When and why does piracy decline?
Although the precise reasons for piracy’s recent decline off of the coast of Somalia are difficult to identify because so many counter-piracy tactics were adopted at once, there is little doubt that increased naval patrols have had a deterrent effect. Far fewer attacks are even attempted in the Gulf of Aden today than before. Increased awareness and training have also helped to thwart attacks and increase crew safety. Changing practices within the shipping industry, including simple and relatively low-cost changes like the use of secure routes, training for emergencies and instruction in evasive maneuvers have worked. As have the provision of a safe room onboard and the addition of lookouts on deck. Some of the more controversial measures, like the use of armed private security contractors, have received a great deal of publicity and attention, but there is only anecdotal evidence that they more effectively or efficiently protect ships.
In regions where pirate activity exists, there is reason to believe that uneven surveillance or gaps in counter-piracy operations shift the geographic locations of pirate bases and attacks. Some have likened counter-piracy’s effects in the Gulf of Aden to an inflating balloon that forces Somali pirates to attempt attacks farther and farther out into the Indian Ocean in order to evade capture. Others argue that the pattern of decline resembles “whack-a-mole,” implying that new attacks will occur wherever surveillance is lax and that uninterrupted vigilance is required.
Where we have seen maritime piracy decline most precipitously, it has been the result of the concerted multilateral efforts of local governments, victim governments, and the international shipping community.
Why don’t fewer attacks portend piracy’s end?
Even if counter-piracy strategies continue to prove effective, there are always areas where piracy might emerge (or reemerge). Research has improved our understanding of the states with important risk factors for the development of particular types of piracy, but we cannot yet pinpoint where it will begin because its proximate causes are so distinct.
Scholarship on piracy is generating increasingly accurate estimates of the conditions conducive to maritime piracy. For example, early suspicions that piracy was related to failed states have been replaced by more nuanced studies like those by myself, Justin Hastings, Olaf de Groot, Anja Shortland, and Sarah Percy which outline the conditions under which piracy, in its various forms, is likely to emerge. Professor Hastings’ work suggests that Somali piracy is unlikely to transform into the more sophisticated form of piracy found in Southeast Asia. Others of us maintain that piracy in general – and Somali piracy in particular – is enabled by a certain degree of functional governance on land. The weakest states are typically unable to support a thriving pirate industry, and pirates in the Puntland region benefitted from a relatively stable government, corruptible officials and steady stream of high value targets through the Gulf of Aden that could not easily be rerouted elsewhere. Despite these important findings, we are not sure why piracy flourished in Somalia, but not across the Gulf of Aden in Yemen, where most of the same risk factors are present. Nor can we explain why most insurgencies have not adopted maritime piracy like the Movement for the Emancipation of the Niger Delta (MEND) has in Nigeria.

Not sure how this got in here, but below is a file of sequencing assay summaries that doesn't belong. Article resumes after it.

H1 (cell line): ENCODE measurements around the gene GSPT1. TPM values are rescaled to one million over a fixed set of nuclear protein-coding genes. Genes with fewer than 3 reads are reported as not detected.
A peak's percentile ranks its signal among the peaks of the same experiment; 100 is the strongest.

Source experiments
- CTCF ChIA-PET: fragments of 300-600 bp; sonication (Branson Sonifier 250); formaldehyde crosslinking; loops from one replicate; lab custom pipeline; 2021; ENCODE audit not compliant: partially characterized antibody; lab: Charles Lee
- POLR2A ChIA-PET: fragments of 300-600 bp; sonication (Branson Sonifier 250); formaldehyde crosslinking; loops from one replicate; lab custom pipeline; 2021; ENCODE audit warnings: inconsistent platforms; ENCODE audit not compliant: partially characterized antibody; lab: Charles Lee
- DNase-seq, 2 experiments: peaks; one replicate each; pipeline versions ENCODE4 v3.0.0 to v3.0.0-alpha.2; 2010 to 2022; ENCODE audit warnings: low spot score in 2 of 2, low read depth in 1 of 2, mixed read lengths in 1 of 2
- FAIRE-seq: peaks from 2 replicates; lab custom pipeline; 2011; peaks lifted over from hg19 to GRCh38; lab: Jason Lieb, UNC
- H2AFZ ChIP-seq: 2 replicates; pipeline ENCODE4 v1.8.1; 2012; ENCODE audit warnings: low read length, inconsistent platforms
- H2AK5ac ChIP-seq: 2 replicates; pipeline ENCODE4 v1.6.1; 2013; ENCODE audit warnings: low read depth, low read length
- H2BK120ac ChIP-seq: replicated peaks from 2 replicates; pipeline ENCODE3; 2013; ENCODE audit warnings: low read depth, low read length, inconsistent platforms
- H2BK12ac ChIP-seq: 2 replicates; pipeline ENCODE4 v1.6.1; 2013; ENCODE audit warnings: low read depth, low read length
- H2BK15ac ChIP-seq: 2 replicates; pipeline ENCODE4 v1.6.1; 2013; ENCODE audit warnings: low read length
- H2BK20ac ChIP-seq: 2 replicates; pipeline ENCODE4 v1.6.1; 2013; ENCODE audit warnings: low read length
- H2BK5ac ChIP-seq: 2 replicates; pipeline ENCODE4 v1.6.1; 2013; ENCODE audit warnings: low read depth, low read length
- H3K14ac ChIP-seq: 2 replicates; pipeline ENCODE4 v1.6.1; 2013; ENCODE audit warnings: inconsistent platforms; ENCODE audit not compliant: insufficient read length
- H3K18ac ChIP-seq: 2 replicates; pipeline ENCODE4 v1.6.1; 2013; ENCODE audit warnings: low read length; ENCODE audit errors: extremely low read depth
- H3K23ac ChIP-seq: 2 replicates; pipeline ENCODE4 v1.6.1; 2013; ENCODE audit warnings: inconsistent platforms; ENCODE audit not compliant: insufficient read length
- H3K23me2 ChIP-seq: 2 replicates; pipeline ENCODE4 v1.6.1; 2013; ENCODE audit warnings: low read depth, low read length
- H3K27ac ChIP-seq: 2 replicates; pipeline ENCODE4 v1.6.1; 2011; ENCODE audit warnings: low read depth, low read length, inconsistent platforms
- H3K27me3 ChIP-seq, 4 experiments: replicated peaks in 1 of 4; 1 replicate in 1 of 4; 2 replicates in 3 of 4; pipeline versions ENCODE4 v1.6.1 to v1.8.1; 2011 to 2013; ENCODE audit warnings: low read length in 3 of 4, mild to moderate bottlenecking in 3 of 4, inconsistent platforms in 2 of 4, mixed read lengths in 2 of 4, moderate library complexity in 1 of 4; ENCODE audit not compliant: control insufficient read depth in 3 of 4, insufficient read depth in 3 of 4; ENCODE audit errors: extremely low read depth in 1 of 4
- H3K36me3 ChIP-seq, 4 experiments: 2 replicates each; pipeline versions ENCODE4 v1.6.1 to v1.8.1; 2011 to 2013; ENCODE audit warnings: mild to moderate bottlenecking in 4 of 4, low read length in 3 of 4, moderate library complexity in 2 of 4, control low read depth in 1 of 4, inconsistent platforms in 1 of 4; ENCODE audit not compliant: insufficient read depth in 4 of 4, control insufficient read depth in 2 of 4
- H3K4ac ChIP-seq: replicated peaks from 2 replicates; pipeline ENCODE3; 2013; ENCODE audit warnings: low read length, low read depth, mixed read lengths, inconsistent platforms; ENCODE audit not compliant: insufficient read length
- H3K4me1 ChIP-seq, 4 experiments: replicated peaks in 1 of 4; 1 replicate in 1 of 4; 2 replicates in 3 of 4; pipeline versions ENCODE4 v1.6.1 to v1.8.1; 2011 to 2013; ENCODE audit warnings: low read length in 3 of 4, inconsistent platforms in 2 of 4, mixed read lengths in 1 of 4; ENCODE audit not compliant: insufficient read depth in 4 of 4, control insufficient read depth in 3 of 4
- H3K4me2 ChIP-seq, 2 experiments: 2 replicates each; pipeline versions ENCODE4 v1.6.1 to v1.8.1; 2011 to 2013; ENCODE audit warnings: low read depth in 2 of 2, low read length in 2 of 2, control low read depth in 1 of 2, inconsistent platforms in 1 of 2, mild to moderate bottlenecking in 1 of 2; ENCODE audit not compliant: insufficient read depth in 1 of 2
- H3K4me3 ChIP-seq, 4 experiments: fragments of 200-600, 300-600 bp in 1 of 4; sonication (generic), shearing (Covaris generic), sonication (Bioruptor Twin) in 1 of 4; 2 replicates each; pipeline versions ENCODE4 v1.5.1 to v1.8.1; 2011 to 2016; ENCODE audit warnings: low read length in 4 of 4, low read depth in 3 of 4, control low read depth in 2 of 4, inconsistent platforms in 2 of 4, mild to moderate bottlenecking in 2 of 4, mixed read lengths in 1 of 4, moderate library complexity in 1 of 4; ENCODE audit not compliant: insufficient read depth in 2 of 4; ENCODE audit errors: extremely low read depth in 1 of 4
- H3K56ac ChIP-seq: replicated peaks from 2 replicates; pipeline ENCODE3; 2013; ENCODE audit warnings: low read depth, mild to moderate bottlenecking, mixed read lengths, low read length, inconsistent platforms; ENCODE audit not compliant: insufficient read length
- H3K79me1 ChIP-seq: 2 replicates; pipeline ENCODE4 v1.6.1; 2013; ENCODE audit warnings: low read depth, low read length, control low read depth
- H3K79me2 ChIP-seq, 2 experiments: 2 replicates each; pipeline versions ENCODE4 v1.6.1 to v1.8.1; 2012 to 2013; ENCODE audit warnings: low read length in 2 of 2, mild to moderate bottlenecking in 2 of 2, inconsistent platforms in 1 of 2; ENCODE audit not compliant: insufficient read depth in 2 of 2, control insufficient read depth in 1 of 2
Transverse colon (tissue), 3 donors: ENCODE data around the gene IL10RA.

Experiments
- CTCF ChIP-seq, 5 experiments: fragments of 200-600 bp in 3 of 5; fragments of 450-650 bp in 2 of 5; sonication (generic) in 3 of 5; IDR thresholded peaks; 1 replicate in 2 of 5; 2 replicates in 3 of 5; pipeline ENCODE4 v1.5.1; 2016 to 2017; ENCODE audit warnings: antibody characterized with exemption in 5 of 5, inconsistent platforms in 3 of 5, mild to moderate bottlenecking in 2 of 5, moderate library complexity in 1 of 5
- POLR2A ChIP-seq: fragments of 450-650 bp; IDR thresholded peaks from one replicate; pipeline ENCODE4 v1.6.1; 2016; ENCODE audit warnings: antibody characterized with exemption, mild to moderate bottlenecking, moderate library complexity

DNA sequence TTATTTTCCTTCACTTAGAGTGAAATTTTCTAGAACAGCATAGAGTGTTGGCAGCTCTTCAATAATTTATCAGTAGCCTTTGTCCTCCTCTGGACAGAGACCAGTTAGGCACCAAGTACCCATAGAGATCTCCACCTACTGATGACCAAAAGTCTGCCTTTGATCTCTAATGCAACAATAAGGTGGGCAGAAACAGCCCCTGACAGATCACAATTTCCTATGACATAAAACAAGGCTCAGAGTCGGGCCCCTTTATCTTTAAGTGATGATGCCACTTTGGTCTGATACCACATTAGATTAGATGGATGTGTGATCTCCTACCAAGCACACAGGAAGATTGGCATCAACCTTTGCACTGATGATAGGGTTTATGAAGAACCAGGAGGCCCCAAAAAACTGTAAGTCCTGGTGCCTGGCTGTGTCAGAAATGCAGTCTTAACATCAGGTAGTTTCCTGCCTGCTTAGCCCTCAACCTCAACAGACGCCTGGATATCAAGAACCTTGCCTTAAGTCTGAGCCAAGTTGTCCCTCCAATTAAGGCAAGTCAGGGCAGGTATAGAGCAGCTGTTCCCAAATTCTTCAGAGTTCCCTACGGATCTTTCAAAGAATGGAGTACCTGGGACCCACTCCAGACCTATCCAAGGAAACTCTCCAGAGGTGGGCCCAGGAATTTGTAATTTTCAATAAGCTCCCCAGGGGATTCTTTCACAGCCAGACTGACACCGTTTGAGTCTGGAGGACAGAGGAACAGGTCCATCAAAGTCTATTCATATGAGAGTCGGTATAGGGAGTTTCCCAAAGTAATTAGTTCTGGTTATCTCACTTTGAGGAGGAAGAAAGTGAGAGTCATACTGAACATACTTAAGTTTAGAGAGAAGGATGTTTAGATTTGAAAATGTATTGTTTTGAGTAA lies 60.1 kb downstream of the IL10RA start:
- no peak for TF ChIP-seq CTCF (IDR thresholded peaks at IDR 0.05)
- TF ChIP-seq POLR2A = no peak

In sum, although recent counter-piracy strategies have been effective, if difficult to implement and sustain, piracy is likely to continue as a persistent, low-level threat in years to come.
Bridget Coggins is an International Affairs Fellow at the Council on Foreign Relations, sponsored by the Asan Institute for Policy Studies in Seoul, South Korea. Her work concentrates on the intersection of domestic instability and international security. In Fall 2014, Professor Coggins will join the Department of Political Science at the University of California, Santa Barbara.